Since its inception, and throughout its history, psychoanalysis has been defined as a psychology of conflict. Freudâs tripartite structure of id, ego and superego, and then modern conflict theory, placed conflict at the center of mental life and its understanding at the heart of therapeutic action. As psychoanalysis has developed into the various schools of thought, the understanding of the importance of mental conflict has broadened and changed.â
In Psychoanalytic Perspectives on Conflict, a highly distinguished group of authors outline the main contemporary theoretical understandings of the role of conflict in psychoanalysis, and what this can teach us for everyday psychoanalytic practice. The book fills a gap in psychoanalytic thinking as to the essence of conflict and therapeutic action, at a time when many theorists are re-conceptualizing conflict in relation to aspects of mental life as an essential component across theories.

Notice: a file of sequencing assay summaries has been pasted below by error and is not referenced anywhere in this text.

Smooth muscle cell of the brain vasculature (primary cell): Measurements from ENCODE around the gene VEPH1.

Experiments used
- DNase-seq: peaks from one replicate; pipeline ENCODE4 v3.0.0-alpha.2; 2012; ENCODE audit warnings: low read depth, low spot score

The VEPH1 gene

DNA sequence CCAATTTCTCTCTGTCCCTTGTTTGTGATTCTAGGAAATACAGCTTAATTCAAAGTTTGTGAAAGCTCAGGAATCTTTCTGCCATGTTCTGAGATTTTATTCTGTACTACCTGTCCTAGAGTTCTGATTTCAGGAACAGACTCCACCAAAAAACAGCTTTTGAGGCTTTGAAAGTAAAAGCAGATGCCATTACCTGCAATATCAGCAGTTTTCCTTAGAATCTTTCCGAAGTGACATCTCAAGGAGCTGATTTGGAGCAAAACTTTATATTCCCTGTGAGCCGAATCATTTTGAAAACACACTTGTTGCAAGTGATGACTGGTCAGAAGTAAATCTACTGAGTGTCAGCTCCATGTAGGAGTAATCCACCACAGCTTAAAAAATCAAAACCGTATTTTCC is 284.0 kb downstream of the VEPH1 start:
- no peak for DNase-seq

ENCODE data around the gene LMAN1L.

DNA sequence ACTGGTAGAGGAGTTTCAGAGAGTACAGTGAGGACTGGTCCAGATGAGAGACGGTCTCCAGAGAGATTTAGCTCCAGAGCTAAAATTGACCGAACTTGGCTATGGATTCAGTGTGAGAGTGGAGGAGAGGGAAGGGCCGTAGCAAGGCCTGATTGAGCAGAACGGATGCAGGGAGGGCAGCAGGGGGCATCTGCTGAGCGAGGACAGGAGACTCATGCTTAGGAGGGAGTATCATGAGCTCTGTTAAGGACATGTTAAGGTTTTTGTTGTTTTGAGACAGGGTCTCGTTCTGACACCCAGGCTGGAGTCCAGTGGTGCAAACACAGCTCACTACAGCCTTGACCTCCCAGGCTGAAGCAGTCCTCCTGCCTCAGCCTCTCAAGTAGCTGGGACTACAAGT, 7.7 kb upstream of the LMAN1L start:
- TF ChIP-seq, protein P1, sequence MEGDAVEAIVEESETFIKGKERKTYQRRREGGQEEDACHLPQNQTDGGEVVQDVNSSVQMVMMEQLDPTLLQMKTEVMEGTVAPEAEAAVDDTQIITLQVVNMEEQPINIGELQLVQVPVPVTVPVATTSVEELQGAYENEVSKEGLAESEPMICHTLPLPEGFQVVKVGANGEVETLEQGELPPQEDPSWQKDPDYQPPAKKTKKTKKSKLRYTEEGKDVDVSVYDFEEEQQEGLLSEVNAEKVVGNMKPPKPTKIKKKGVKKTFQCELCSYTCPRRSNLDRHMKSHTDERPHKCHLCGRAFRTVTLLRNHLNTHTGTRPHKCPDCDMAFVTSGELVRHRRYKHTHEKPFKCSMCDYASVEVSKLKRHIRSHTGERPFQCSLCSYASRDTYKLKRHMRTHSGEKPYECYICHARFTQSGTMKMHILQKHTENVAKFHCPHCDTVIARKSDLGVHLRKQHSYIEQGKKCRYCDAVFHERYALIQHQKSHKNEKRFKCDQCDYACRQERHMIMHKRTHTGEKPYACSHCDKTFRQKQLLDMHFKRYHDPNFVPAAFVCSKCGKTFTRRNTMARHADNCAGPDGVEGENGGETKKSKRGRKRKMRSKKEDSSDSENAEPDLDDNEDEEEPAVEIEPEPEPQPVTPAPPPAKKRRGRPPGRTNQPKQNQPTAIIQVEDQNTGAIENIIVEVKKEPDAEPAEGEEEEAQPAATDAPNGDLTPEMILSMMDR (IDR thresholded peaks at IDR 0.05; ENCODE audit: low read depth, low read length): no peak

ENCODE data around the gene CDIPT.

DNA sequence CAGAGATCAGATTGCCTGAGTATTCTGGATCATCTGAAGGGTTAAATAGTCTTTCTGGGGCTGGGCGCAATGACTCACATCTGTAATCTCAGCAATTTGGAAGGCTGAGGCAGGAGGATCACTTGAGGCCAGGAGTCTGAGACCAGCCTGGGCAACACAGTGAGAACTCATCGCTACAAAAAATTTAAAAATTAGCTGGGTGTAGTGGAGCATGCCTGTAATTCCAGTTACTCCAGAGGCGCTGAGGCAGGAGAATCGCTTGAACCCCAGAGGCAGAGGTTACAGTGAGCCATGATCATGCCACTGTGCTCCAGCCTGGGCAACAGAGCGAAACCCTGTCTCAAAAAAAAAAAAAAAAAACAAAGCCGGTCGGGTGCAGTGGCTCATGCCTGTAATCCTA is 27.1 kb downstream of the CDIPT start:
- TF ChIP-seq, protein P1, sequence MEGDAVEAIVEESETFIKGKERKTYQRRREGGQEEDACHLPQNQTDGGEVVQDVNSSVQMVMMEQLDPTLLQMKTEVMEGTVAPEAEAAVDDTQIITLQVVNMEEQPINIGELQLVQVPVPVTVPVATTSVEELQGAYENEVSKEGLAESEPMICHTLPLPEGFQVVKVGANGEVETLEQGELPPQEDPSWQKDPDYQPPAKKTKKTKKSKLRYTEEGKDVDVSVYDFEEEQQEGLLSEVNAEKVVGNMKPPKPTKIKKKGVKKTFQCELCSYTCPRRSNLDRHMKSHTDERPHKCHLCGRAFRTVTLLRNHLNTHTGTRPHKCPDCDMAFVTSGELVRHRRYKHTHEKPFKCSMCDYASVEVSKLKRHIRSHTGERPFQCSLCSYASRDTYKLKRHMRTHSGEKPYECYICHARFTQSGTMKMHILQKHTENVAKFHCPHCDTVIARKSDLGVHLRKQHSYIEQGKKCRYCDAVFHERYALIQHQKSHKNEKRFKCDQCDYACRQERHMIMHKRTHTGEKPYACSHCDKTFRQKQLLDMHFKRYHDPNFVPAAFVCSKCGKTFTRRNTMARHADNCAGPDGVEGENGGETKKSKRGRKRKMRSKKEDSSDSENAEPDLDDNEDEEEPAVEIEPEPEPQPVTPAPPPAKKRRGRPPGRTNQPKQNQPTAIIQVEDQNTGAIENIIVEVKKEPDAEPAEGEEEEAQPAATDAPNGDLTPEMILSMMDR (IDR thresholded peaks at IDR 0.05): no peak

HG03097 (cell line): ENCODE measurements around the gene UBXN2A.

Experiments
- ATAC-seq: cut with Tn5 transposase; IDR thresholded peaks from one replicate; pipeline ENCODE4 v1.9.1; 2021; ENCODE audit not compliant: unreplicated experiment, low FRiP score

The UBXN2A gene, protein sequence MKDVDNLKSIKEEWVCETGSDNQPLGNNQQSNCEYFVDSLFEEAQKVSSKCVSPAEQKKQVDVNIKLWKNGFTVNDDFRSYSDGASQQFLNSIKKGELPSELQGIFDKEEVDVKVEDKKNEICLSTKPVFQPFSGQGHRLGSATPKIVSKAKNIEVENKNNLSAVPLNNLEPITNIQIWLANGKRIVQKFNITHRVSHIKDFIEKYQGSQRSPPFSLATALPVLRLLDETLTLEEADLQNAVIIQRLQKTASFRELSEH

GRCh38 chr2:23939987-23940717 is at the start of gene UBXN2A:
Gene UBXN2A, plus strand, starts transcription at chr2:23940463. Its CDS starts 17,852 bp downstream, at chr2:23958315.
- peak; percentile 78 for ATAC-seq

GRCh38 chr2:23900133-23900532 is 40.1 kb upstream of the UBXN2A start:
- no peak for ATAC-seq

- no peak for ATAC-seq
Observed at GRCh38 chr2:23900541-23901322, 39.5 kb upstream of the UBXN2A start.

Psychoanalytic Perspectives on Conflict will be of interest to psychologists, psychoanalysts, social workers, and other students and professionals involved in the study and practice of psychoanalysis, psychotherapy, cognitive science and neuroscience.
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